Album Review: Those St. Vincent bonus tracks

The arrival of the expanded, deluxe, whatever edition of St. Vincent’s self titled 4th LP could not come at a better time—for starters, it’s arriving roughly a year after the album itself was release. And what better way to commemorate the first anniversary of a recorded selection of songs than to buy that very same collection again, but with a few additional tracks that didn’t make the cut the first time around tacked on at the end.

But also, less cynically, and more importantly, is St. Vincent’s big GRAMMY award win on Sunday night for “Best Alternative Album.” In an email sent out to those who still sign up for email lists, the gawddess herself, Annie Clark, details her meager beginnings in 2007—signing to 4AD, early disastrous tours, performing without a band to back her, etc. It’s a heartfelt and human expression coming from a woman who has somewhat transcended all of that to become some kind of “musical being”—an affect projected courtesy of her bright white hair, “cool space queen” costumes, and her robotic stage movements when performing live.

It’s a reminder of just how far Clark has traveled in roughly seven years.

St. Vincent, as an album, wasn’t so much a departure, or a risk, but it was maybe the next logical step for her—a restless artist continuing to push herself with the statement she was making. Less guitar-oriented than anything else she’s done, it focused on evocative, timely lyrics and groove-oriented sonics.

So here we are, with the deluxe edition, or whatever, of St. Vincent, including one “unreleased” song, the two tracks that made up her Record Store Day 2014 7”, a b-side, and a remix to “Digital Witness” (which is pretty fucking terrible, by the way.)

I hate to sell this stuff short, but usually, there’s a reason that songs end up on the cutting room floor, demoted to either being never heard, or turning up as a b-side, or as a “bonus track” on an international version of the album, or the iTunes edition.

That being said, the four original tracks are cut from St. Vincent’s cloth—fuzzy, crunchy, compressed guitar theatrics, along with more wonky Moog synthesizer bits, with the focus on this being on “dance music you could play at a funeral”—her words, not mine, in describing the vibe on the album in the first place.

“Bad Believer” is one of the poppiest things Clark has ever done—with the emphasis being on just sounding incredibly “big” with a “big” catchy hook: “What do you know? I’m just a bad believer. What do you know? What do you know-ah-oh oh?’ It’s like some kind of alternate universe Top 40 hit just waiting to happen.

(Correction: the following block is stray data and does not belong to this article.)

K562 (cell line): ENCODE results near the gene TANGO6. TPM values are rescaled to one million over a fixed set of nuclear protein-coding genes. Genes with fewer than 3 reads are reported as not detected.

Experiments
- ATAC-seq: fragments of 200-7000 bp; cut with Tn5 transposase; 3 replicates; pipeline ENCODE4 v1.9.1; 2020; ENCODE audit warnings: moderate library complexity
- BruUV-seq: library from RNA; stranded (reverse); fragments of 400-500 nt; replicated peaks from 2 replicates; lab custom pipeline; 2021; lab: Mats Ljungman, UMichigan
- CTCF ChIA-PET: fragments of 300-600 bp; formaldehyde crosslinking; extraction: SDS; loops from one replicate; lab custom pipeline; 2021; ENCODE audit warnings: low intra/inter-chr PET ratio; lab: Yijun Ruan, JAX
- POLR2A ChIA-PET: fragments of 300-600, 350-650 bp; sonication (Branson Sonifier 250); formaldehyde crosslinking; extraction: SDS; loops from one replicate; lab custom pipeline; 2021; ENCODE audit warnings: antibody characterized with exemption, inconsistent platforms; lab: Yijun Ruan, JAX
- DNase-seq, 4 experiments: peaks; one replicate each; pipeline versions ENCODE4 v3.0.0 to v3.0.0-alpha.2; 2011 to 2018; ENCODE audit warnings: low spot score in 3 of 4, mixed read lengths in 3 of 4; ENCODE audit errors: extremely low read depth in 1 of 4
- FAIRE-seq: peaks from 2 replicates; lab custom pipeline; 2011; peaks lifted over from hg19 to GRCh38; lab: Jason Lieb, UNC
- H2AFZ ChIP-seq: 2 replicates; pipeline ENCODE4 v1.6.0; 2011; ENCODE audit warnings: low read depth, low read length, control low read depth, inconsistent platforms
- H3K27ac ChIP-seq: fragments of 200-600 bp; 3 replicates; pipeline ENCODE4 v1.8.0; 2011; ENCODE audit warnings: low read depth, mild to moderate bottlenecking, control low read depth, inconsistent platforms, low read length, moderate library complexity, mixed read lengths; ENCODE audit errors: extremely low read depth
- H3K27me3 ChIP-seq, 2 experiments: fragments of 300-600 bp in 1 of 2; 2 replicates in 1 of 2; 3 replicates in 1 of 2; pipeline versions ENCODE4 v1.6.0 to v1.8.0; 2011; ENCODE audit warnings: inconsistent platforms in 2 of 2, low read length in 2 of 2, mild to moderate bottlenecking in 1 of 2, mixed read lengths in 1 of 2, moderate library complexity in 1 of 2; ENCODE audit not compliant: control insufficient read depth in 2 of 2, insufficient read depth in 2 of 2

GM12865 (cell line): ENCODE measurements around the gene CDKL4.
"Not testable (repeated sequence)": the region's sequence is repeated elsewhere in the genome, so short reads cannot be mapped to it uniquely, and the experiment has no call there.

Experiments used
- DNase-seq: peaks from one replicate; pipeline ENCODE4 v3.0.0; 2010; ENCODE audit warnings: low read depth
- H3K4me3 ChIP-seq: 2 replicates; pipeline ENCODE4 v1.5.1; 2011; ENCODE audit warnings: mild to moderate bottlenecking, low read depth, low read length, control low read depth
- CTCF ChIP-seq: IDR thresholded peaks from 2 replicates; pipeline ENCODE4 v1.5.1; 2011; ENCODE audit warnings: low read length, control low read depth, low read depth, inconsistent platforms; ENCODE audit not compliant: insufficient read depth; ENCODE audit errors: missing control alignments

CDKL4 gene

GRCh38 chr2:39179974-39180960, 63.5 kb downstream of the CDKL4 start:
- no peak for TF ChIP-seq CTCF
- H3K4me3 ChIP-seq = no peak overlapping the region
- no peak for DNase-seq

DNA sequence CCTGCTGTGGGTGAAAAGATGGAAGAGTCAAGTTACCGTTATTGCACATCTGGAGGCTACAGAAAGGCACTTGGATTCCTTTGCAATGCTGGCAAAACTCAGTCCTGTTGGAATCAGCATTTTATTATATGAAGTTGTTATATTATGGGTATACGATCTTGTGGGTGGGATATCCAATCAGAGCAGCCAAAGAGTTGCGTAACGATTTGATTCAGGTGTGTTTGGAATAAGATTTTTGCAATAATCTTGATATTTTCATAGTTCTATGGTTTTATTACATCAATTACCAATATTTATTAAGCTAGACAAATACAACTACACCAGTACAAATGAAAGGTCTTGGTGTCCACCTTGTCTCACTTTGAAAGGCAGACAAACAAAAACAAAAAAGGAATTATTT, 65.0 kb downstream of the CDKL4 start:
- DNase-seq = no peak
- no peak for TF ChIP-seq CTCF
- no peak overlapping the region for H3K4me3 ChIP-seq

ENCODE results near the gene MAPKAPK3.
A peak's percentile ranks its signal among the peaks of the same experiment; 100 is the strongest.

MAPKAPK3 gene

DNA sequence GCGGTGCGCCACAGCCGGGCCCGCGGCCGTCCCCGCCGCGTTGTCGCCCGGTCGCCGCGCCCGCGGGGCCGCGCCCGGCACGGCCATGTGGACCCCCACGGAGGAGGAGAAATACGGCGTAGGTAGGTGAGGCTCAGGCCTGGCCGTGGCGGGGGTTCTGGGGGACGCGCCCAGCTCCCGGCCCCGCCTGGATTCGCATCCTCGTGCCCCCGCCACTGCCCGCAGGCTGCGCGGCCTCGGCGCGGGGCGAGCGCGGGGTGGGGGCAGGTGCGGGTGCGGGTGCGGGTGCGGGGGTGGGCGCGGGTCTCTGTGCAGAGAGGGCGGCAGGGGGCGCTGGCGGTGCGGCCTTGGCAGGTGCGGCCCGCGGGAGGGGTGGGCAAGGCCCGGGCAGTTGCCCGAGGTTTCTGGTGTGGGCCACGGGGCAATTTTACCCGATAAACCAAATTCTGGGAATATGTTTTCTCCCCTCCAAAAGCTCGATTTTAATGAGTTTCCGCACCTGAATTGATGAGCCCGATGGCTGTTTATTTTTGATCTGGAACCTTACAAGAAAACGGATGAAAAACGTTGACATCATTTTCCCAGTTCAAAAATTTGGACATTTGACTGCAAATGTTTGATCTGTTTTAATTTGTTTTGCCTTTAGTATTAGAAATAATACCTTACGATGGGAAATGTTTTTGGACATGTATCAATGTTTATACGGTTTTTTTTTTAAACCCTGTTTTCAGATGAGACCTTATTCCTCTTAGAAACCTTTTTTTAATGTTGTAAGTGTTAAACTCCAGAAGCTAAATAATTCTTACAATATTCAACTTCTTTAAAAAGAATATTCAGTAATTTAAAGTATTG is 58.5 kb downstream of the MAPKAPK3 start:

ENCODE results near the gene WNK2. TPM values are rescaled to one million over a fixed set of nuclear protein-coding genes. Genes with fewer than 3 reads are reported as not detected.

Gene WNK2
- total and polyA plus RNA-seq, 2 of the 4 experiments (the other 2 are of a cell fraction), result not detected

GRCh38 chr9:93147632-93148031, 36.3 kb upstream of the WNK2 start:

“Pieta” and “Sparrow” are pulled from Clark’s RSD 7”—a tradition she’s carried on for a few years now. “Pieta” pulses along thanks to very tribal sounding percussion—this would actually not sound out of place on that Atoms For Peace album that Thom Yorke made in 2013. It has a very “afrobeat” inspired feeling. While “Sparrow” doesn’t so much pulse as it writhes and convulses—heavy, wonky keyboards weigh it down while Clark tries to soar above with her higher, breathy range. Both of these songs are taken from the St. Vincent sessions, but somehow both of them feel like they wouldn’t have fit in with the album’s sequencing. “Sparrow” is way too gloomy—there’s nothing in the album that is as dark sounding, not even the slower ballads like “Prince Johnny” or “I Prefer Your Love.” “Pieta” on the other hand, wouldn’t sound that out of place, but as far as a “beat” oriented track goes, it’s not nearly as quickly paced as songs like “Bring Me Your Loves.”

Finally, we’re presented with “Del Rio,” a b-side and an additional track that was thrown on at the end of the Japanese edition of St. Vincent. Of any of the material presented here on this expanded edition, “Del Rio” sounds most sonically in line with the material from those sessions, and would not actually sound so out of place filed in somewhere on the album—it slithers and shuffles along, heavy on the scuzzy, blown out sounding synth lines.

It, like “Bad Believer” is focused primarily on memorable refrains—“Del, Del, REEEE OHHH,” is all that we find here, sandwiched in between a narrative about a day out with a friend in the town of Del Rio, TX—or possibly the whole thing is just a metaphor for the town itself. Who knows, really?

With these songs arriving a full year after the fact, it seems kind of hard to put them in the context of the St. Vincent album itself—something that has become pretty self contained after one has spent this much time with it. It works as an 11 song album, structured pretty deliberately, and trying to factor in this extra stuff is an idea that just doesn’t exactly work.

Also, while none of these songs are bad (except that remix), they aren’t great, so, again, it’s easy to see why they were left off of the record and released through other means.

In my original review of St.Vincent, I talked a lot about her artistic growth over the last seven years, bringing her to the “artist” that she is today, leaving behind the girl with nice cheekbones who graced the cover of Marry Me so many years ago. From the thing she published at the beginning of the week, it sounds like it hasn’t always been easy being St. Vincent, and there is really no way to predict what kind of sound she will adopt next. These bonus tracks, much like the deleted scenes of a movie, show that difficult choices have to be made when putting out a record. You can have a stable of songs—but they can’t all be your “favorites,” and if anything, sharing these prove that Clark is an excellent, and self-aware, self-editor.

Thankfully, the deluxe edition of St. Vincent is only available digitally in the US via Loma Vista.